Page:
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March 2018
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In the magazine
Only available in print
  • Genre report - Entertainment and comedy
    In a two-part special, Tim Dams reports on TV’s fresh focus on entertainment, and new directions in comedy
  • The art of cinematography
    Four leading DoPs tell Michael Burns the secrets of their craft, and explain the techniques they used to create hits like Jason Bourne, The King’s Speech, Lion and Sherlock
  • The Top Ten Cameras
    Televisual’s annual survey reveals the UK’s most hired cameras of the year and uncovers the models everyone will be shooting on in the year ahead
  • TV Studios
    The television studios sector is in flux, amid a spate of closures and re-developments. Pippa Considine reports on a changing studios landscape
  • Take it outside
    Major technical advances such as UHD, HDR and IP are driving big changes in the outside broadcast market. Michael Burns reports
  • And lots more
    This issue also features the Televisual Corporate 50, bright ideas for lighting, how post houses are dealing with the data bulge and pages showcasing the best creative work in UK post and vfx
From the magazine
Available to read online
  • Game On for C4 & Netflix drama
    Set in the world of computer gaming, C4 and Netflix’s Kiss Me First combines live action and impressive cg animation. Tim Dams reports
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Reports&
surveys

Production 100, 2016 Back to Reports & survey Listing

The True Indies

Below is a list of 44 ‘true indies’ that form part of the the Production 100.

The true indies are companies that are run by their owners rather than as divisions or labels by a superindie group, US studio, UK broadcaster or private equity group.

Included in the list are indies that have minority investors, such as Red Planet (BBC Worldwide) and Arrow, True North and Voltage TV (Channel 4 Growth Fund).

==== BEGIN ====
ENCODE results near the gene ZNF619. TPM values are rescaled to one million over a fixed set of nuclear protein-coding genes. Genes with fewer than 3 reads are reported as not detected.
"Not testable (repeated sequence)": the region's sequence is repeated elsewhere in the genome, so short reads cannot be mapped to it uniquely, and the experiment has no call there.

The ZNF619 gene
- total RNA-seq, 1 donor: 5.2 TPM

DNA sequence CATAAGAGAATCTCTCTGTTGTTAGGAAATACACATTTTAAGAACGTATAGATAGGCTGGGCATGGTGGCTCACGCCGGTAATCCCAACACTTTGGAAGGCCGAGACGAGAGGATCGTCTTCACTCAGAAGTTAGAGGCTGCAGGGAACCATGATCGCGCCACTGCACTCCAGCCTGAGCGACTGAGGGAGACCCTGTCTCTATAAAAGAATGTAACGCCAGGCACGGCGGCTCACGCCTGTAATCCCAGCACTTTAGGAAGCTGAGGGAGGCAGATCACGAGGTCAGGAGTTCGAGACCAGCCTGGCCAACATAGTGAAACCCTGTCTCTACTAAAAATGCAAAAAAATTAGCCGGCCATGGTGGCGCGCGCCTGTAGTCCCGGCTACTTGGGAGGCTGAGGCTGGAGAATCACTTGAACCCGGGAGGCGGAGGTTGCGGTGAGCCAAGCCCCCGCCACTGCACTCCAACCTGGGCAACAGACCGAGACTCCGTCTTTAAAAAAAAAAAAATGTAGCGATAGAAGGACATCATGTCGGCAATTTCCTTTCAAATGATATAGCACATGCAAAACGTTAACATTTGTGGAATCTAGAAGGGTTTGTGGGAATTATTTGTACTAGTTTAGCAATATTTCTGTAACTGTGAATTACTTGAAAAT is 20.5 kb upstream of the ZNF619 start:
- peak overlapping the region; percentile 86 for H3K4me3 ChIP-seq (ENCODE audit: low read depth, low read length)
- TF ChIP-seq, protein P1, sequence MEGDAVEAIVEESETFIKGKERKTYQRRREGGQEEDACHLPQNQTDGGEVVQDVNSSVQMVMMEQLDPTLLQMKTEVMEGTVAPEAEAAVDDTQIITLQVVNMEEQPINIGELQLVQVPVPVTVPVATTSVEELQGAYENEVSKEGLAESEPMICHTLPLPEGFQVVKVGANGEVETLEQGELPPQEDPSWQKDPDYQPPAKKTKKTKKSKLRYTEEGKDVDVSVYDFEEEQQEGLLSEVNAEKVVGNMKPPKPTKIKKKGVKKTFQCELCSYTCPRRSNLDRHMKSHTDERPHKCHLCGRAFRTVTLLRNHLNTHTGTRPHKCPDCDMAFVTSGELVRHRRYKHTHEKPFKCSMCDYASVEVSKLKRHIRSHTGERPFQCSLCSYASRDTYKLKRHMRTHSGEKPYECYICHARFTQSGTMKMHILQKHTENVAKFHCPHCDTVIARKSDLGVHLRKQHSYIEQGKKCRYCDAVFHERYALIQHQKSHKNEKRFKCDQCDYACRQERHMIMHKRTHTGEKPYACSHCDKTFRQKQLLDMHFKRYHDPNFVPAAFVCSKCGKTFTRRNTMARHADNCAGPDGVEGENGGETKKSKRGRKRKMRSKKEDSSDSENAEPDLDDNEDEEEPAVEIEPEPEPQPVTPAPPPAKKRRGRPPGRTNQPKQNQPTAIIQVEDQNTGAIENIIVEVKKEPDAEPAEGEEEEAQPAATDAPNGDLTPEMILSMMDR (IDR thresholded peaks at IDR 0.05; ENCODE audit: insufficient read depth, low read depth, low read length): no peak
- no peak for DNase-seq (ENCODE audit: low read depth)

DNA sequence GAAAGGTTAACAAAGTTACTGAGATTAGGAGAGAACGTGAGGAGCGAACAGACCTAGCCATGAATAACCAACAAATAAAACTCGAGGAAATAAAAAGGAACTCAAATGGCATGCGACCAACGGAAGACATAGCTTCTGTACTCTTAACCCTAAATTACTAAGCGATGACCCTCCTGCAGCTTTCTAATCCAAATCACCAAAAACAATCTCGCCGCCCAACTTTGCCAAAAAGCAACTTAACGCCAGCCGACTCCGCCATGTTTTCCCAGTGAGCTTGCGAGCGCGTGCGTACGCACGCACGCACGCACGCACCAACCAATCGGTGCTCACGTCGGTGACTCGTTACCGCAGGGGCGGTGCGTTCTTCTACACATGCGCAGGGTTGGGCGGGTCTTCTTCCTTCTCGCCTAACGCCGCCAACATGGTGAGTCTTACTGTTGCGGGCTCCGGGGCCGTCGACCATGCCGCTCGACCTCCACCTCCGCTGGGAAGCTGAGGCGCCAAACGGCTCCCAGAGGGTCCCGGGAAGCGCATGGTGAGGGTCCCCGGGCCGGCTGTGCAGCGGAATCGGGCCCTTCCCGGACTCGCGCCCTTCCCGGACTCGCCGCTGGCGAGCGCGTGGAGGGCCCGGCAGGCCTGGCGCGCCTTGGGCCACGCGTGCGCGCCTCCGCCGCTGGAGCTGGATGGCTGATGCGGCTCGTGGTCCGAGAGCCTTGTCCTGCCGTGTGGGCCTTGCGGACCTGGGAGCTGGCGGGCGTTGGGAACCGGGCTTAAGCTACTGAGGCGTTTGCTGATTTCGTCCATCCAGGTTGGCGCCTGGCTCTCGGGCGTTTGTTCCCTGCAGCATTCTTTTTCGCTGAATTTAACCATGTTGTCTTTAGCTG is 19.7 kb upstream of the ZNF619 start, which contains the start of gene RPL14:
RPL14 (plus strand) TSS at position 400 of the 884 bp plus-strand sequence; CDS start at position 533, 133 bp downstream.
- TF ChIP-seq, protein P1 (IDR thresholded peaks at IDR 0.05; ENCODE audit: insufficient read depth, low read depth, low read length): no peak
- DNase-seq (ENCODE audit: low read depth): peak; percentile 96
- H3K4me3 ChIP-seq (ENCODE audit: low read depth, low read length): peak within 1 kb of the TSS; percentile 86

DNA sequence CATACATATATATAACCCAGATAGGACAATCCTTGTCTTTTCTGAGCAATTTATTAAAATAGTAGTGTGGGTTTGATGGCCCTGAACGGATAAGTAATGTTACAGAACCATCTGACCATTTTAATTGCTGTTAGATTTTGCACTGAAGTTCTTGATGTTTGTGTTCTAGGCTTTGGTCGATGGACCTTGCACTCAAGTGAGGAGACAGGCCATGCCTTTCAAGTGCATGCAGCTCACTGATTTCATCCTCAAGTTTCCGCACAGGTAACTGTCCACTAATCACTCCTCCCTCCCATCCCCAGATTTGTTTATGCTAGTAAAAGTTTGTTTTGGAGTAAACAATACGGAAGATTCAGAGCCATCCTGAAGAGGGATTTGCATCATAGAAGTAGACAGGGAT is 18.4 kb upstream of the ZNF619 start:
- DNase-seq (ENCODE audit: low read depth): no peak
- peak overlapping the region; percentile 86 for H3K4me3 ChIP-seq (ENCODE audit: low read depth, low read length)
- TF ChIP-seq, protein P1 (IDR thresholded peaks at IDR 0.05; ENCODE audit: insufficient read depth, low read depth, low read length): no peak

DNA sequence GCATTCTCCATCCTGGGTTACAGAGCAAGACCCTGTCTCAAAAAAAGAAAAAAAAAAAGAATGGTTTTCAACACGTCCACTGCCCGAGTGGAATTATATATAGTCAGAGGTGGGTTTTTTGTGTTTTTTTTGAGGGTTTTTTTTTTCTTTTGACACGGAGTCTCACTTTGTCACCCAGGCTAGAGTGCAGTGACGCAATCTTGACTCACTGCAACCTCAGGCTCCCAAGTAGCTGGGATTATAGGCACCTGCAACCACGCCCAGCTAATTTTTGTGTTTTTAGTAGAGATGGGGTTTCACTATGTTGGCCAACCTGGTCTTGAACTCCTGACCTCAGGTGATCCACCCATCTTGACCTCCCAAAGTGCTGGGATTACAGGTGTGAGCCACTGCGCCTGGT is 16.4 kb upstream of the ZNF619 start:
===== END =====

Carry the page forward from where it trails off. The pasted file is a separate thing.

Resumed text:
Entrepreneurial in spirit, the true indies listed opposite are among the fastest growing in the Production 100. Between them, they account for £465m of turnover, or 24% of total Production 100 revenues.

Avalon heads the list once again, with revenues at the comedy and entertainment outfit rising from £87.1m to £93.2m thanks to strong business on both sides of the Atlantic.

Drama indies Red Planet, Sid Gentle, Hartswood, Eleventh Hour and Warp Films have done well, all benefiting from the growth in demand for scripted shows.

Turnover at Red Planet, whose credits include Dickensian, has risen from £16.7m to £23m. Sid Gentle (The Durrells) and Eleventh Hour (New Blood, Safe House) are new entrants to the Production 100, both posting strong revenues. Sherlock producer Hartswood had a turnover of £11.8m.

Standout performances include factual indie October Films (Walking the Himalayas), which has more than doubled turnover after expanding its US presence.

Comedy producer Rough Cut (Cuckoo, Trollied) has also had a strong year, posting revenues of £16.8m on the back of producing four series over the past year.

Keo Films (Hugh’s War on Waste, Eden) has seen its turnover climb from £10.1m to £14.2m.

Jane Root’s indie Nutopia (How We Got To Now) has also grown considerably, up from £8m to £12m this year.

Documentary maker Minnow Films (SAS: Who Dares Wins) has done well, with turnover up from £3.6m to £5.1m.

Meanwhile turnover has doubled at Jonathan Stadlen’s indie Knickerbockerglory (GPs Behind Closed Doors) to £6m.

Factual producer Plimsoll (Pets Who Hate Vets) makes an impressive debut in the Production 100, with revenues of £9.5m.

Other true indies making their Production 100 debut include Voltage TV, Sundog Pictures, Middlechild, Lemonade Money and Little Gem.


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